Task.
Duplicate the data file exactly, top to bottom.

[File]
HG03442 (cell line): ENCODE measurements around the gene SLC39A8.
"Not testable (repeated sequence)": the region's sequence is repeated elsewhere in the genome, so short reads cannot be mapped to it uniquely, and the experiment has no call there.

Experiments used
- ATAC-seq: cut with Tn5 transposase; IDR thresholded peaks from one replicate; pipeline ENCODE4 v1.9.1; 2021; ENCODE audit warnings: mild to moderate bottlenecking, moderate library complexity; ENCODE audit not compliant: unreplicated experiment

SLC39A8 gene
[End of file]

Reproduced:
HG03442 (cell line): ENCODE measurements around the gene SLC39A8.
"Not testable (repeated sequence)": the region's sequence is repeated elsewhere in the genome, so short reads cannot be mapped to it uniquely, and the experiment has no call there.

Experiments used
- ATAC-seq: cut with Tn5 transposase; IDR thresholded peaks from one replicate; pipeline ENCODE4 v1.9.1; 2021; ENCODE audit warnings: mild to moderate bottlenecking, moderate library complexity; ENCODE audit not compliant: unreplicated experiment

SLC39A8 gene